A Horse, of Course
with Don Blazer
       If you enjoy learning about horses, then you'll love our Community College online Personal Enrichment courses. 

      Each month you'll find a new column on our web site. We hope you'll enjoy it, and maybe e-mail us with questions or suggestions for other columns. A Horse, Of Course is a monthly column syndicated by Success Is Easy. If you like the column, call your local newspaper, or local horse publication and ask them to subscribe by contacting Success Is Easy.

For more information please contact
Success Is Easy
Copyright © 2006
      Cloned horses…something we absolutely don't need.
      Horses as a prescription for better health…something we absolutely ought to pursue.

      Let's look at the positive first.

      President Ronald Reagan once said, "There is something about the outside of a horse that is good for the inside of a man."  It ain't medical science, but it's truth.

      We've known for a long time there is something special about seeing horses, handling them, smelling them, riding them, working up a sweat grooming and caring for horses……is it mystical, magic or medicine?

      There may not yet be a definitive science for therapeutic riding, but I've seen the miracle of "horse medicine" given to children and adults with mental and physical limitations…they may not be able to speak in sound and words, but they speak directly to the heart through their eyes and smiles, and attempts to touch and caress the horse.

       With the government spending billions on Medicaid and Medicare, why isn't therapeutic riding (and horse petting) approved for funding-not just by the government, but by medical insurance companies as well?

        England's National Health Service last summer took a "Pets, Not Pills" approach to keeping people healthier and found it is a better way to utilize limited health care dollars.  One plan allows long-term sick to buy a dog in the hope it will keep the new pet owner out of the hospital and thereby save money.  And it does.

        It's a fact that pets don't just make us feel good, they are good for us by getting us to exercise, be social, they help eliminate depression and increase general well-being  (If you have a horse you know how true that is).   It's been proven that those with pets have fewer doctor visits, shorter hospital stays and greatly reduced prescription drug use.

       So let's get some health insurance companies to provide money to pay for a "prescription to be a horse lover."   I'm suggesting the "prescription money" be used to pay rescue facilities and therapy riding facilities so they can open their doors to more of those without horses.  The "patients" would handle, groom, care for and ride horses-not own them.  This plan would be healthy for both horses and humans.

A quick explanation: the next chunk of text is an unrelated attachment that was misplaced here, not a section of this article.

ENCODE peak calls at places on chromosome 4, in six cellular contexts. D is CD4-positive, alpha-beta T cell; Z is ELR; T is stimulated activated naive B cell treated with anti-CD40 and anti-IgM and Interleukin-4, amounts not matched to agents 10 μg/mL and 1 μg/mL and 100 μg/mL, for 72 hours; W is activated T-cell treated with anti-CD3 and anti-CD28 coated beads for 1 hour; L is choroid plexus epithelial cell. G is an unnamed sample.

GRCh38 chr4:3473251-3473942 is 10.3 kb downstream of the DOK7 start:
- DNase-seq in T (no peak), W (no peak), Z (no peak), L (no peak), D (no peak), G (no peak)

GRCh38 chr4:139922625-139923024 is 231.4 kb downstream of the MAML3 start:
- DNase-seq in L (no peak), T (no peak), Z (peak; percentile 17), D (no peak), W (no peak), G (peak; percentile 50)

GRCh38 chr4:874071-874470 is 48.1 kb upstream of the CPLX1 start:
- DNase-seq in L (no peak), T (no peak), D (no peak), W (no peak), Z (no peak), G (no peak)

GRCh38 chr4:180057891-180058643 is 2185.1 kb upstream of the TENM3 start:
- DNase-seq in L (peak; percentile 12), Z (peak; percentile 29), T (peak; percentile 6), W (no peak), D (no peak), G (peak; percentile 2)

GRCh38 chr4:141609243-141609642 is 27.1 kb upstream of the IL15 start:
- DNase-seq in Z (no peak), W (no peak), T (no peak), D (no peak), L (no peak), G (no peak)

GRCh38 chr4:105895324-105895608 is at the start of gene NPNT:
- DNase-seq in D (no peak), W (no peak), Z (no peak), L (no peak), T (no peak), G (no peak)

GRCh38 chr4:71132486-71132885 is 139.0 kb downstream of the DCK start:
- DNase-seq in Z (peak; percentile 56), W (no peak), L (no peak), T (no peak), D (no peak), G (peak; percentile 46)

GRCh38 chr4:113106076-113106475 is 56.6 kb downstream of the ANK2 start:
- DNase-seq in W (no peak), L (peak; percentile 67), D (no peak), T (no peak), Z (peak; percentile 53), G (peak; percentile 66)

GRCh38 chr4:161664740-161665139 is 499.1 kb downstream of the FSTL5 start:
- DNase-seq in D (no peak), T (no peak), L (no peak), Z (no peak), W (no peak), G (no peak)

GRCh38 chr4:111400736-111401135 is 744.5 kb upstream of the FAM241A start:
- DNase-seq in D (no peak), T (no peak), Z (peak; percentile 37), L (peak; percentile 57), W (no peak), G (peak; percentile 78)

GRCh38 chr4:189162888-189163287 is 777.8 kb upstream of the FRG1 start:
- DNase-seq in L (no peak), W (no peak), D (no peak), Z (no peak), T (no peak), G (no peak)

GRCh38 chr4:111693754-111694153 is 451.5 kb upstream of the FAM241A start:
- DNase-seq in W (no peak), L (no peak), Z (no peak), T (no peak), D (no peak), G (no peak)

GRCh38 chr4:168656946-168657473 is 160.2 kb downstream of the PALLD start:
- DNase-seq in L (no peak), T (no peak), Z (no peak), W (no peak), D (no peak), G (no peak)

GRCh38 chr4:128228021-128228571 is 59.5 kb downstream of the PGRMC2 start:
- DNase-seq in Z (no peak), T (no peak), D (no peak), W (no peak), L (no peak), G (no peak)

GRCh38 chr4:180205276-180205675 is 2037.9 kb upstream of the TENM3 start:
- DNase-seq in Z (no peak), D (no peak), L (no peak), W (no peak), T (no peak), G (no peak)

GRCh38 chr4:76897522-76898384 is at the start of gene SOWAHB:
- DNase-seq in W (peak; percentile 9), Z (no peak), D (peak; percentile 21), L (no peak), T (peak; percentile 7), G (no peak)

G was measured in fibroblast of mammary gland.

And we'd be helping to solve the problem of what to do with many of our unwanted horses, rather than complicating it by "cloning" more horses.
        The idea that you are going to "clone" a champion and the clone will be a champion is ludicrous.  If geneticists are smart enough to be able to clone a horse they ought to be smart enough to know it is not the physical form that makes a champion.

        But apparently they aren't that smart-or maybe they think they can make a lot of money selling clones to horse lovers who aren't that smart.  A Texas company-ViaGen Inc. of Austin-claims the cloning of two champion cutting horses at $150,000 apiece and multiple clone pregnancies signaling the arrival of a commercial horse-cloning industry.

       The chromosomes, genes, DNA and cells which make up a horse have never themselves, made a champion.  Championships are in the spirit of the horse, in the energy, in the heart.

        Champion horses learn from their mothers, their environment, their trainers and their caretakers.  Clone all you want, but you can't duplicate experiences, days, weather, food, challenges, playtime, playmates and the guiding hand of grooms, trainers and other caretakers.

        Want proof?

        Look at what a mess science created with embryo transplants.  Take an embryo from a great mare and put it in a surrogate mother and what have you got…..nothing that science promised you get.  You get a foal, but not a true son or daughter of the great mare, because the foal is always the result of the influence of his mother…you get a high price tag for what is supposed to be a superior foal, but what is usually a very inferior foal having been influenced by a less than desirable surrogate mother.  You get a disruption of supply and demand of business, which in the long run hurts all horsemen and all horse businesses.

       Science ought to see what exists, explain it, study it, let us know how it works and repair problems when it can.

      But science ought to stay out of the creation business!